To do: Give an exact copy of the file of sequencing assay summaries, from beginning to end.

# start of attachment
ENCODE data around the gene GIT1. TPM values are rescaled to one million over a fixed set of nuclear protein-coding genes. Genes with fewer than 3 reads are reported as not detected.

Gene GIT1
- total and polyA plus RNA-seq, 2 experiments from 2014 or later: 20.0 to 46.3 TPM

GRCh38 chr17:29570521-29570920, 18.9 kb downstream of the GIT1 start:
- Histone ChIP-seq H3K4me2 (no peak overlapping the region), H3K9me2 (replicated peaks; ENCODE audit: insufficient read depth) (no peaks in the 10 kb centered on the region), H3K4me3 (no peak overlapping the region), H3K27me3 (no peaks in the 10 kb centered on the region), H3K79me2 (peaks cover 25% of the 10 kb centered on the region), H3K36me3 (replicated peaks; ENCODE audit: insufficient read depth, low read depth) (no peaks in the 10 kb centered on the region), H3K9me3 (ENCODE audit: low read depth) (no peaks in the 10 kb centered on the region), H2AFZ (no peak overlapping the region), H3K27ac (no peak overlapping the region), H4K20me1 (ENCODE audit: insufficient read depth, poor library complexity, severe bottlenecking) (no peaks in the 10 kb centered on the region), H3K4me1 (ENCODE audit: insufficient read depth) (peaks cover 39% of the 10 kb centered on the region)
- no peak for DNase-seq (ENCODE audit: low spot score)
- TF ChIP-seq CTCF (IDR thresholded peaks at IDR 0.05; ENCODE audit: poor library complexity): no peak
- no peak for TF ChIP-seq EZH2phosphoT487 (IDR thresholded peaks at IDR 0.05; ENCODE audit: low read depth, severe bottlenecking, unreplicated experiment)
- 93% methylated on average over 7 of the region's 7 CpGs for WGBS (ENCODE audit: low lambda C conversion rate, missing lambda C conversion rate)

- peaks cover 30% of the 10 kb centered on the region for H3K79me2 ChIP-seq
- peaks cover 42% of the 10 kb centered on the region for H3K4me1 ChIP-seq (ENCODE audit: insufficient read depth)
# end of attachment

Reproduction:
ENCODE data around the gene GIT1. TPM values are rescaled to one million over a fixed set of nuclear protein-coding genes. Genes with fewer than 3 reads are reported as not detected.

Gene GIT1
- total and polyA plus RNA-seq, 2 experiments from 2014 or later: 20.0 to 46.3 TPM

GRCh38 chr17:29570521-29570920, 18.9 kb downstream of the GIT1 start:
- Histone ChIP-seq H3K4me2 (no peak overlapping the region), H3K9me2 (replicated peaks; ENCODE audit: insufficient read depth) (no peaks in the 10 kb centered on the region), H3K4me3 (no peak overlapping the region), H3K27me3 (no peaks in the 10 kb centered on the region), H3K79me2 (peaks cover 25% of the 10 kb centered on the region), H3K36me3 (replicated peaks; ENCODE audit: insufficient read depth, low read depth) (no peaks in the 10 kb centered on the region), H3K9me3 (ENCODE audit: low read depth) (no peaks in the 10 kb centered on the region), H2AFZ (no peak overlapping the region), H3K27ac (no peak overlapping the region), H4K20me1 (ENCODE audit: insufficient read depth, poor library complexity, severe bottlenecking) (no peaks in the 10 kb centered on the region), H3K4me1 (ENCODE audit: insufficient read depth) (peaks cover 39% of the 10 kb centered on the region)
- no peak for DNase-seq (ENCODE audit: low spot score)
- TF ChIP-seq CTCF (IDR thresholded peaks at IDR 0.05; ENCODE audit: poor library complexity): no peak
- no peak for TF ChIP-seq EZH2phosphoT487 (IDR thresholded peaks at IDR 0.05; ENCODE audit: low read depth, severe bottlenecking, unreplicated experiment)
- 93% methylated on average over 7 of the region's 7 CpGs for WGBS (ENCODE audit: low lambda C conversion rate, missing lambda C conversion rate)

- peaks cover 30% of the 10 kb centered on the region for H3K79me2 ChIP-seq
- peaks cover 42% of the 10 kb centered on the region for H3K4me1 ChIP-seq (ENCODE audit: insufficient read depth)